Administration, risk control and competitive fees are the three key critical considerations for defined contribution (DC) pension schemes when selecting a platform provider in the UK, according to research by BNY Mellon.
Its report, The future of UK DC pension platforms, published in association with Cerulli Associates, surveyed 54 UK pension schemes and 12 pension consultancy firms.
The report found that the developments and innovations in full-service, bundled platforms, the infrastructure that allows pension schemes to receive combined administration, investment and communication services, will play a defining role in the future delivery of workplace savings provision.
It also found that the traditional consultancy model continues to evolve. After platform providers are appointed, a third of pension scheme respondents confirmed that they would expect a reduced role for their consultants.
Other key findings include:
- Platform providers will need to build dependable and scalable administration systems to capitalise on the expected shift in the market.
- Deep pockets will be essential to success and this will need to be balanced with the need to achieve profitability in an acceptable timeframe.
- Platforms will need to monitor spending closely and segment their client base by targeting the most profitable lines of business and scheme types.
- It will take persistence and dedication to yield the long-term benefits inherent in this market.
- Consultants and corporate advisers will retain a significant role in the highly intermediated pensions industry with their roles continuing to evolve.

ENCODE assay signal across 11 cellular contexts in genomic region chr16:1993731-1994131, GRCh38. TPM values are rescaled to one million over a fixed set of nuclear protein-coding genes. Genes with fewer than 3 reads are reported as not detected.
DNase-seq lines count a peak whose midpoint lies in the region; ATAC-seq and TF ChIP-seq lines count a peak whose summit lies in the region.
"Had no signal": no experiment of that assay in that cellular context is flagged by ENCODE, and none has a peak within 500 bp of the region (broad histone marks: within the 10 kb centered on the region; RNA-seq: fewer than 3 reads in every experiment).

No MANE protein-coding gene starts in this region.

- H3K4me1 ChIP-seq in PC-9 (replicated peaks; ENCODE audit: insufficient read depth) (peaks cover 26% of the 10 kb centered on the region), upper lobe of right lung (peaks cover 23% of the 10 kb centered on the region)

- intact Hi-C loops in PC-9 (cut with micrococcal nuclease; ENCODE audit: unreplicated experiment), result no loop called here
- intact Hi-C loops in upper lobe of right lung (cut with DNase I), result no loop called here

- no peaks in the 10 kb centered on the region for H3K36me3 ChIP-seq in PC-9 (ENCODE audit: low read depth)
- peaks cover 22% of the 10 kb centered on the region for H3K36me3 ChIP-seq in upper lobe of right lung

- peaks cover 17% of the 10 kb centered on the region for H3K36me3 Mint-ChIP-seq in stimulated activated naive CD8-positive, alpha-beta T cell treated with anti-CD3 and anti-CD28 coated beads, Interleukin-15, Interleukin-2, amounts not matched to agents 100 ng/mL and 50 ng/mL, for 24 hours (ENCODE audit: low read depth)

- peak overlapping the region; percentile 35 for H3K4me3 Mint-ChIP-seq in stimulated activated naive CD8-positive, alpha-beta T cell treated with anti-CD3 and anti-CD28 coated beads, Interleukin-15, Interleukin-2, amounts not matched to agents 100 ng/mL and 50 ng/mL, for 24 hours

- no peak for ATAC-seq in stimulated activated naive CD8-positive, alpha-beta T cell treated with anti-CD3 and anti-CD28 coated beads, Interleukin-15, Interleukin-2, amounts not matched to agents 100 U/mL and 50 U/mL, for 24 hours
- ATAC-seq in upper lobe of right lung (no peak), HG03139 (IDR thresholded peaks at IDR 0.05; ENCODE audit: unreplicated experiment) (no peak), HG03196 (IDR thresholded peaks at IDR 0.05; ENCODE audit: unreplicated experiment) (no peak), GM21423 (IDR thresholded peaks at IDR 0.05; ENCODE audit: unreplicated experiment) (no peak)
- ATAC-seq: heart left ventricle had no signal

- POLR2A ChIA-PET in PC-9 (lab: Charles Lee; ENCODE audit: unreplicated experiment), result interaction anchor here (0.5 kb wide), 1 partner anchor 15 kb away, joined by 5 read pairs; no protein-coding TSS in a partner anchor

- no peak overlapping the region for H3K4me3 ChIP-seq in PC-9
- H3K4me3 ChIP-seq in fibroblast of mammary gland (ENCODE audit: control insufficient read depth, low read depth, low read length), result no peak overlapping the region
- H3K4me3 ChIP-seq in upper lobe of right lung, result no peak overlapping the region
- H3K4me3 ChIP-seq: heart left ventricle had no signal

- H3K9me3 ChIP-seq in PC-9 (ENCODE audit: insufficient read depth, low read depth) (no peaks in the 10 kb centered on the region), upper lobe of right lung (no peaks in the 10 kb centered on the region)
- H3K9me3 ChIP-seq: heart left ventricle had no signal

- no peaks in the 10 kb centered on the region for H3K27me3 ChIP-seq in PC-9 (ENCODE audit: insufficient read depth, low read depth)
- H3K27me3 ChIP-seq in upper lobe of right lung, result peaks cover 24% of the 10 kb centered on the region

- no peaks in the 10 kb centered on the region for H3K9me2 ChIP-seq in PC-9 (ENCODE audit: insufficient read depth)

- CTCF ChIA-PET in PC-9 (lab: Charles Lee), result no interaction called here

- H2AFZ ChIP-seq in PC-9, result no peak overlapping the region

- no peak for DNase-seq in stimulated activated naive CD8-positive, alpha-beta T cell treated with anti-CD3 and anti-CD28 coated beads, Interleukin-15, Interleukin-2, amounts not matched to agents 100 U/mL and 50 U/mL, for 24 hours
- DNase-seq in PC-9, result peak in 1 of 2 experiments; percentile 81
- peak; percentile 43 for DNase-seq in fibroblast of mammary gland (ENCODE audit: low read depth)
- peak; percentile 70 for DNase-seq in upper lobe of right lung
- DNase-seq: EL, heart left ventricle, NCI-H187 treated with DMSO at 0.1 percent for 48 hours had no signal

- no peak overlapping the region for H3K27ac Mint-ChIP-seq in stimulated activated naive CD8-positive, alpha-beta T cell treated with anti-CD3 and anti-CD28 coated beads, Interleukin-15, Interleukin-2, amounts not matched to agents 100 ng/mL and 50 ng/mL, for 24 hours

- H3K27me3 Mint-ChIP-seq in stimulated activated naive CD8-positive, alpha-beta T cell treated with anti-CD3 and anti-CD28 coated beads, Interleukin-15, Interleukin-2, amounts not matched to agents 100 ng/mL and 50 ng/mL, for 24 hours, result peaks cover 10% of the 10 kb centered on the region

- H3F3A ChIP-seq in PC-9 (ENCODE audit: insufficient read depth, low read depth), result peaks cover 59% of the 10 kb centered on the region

David Calfo, group head of DC strategy at BNY Mellon, said: “The industry has reached a watershed. Developments initiated in the next 12 to 18 months will have a lasting effect on shaping its future.
“Several legislative initiatives, from auto-enrolment to the retail distribution review (RDR), have created further impetus for all those involved to review their existing models.
“The changing marketplace means that today’s front-runners may not be tomorrow’s leaders. Consultants and advisers will prefer to work with platform providers that are aligned to their current and developing business models, and those that are expected to evolve in line with their future needs, as well as those of their employer clients
Shiv Taneja, managing director at Cerulli Associates, added: “Deep pockets and perseverance will be essential to sustaining a platform business.
“Knowing which pension clients to target, whether offering whole-of-market services or pursuing a selective group, will be the key to healthy profits. Far-sighted providers are developing decumulation solutions, including annuities or income drawdown, despite lukewarm interest from pension schemes.”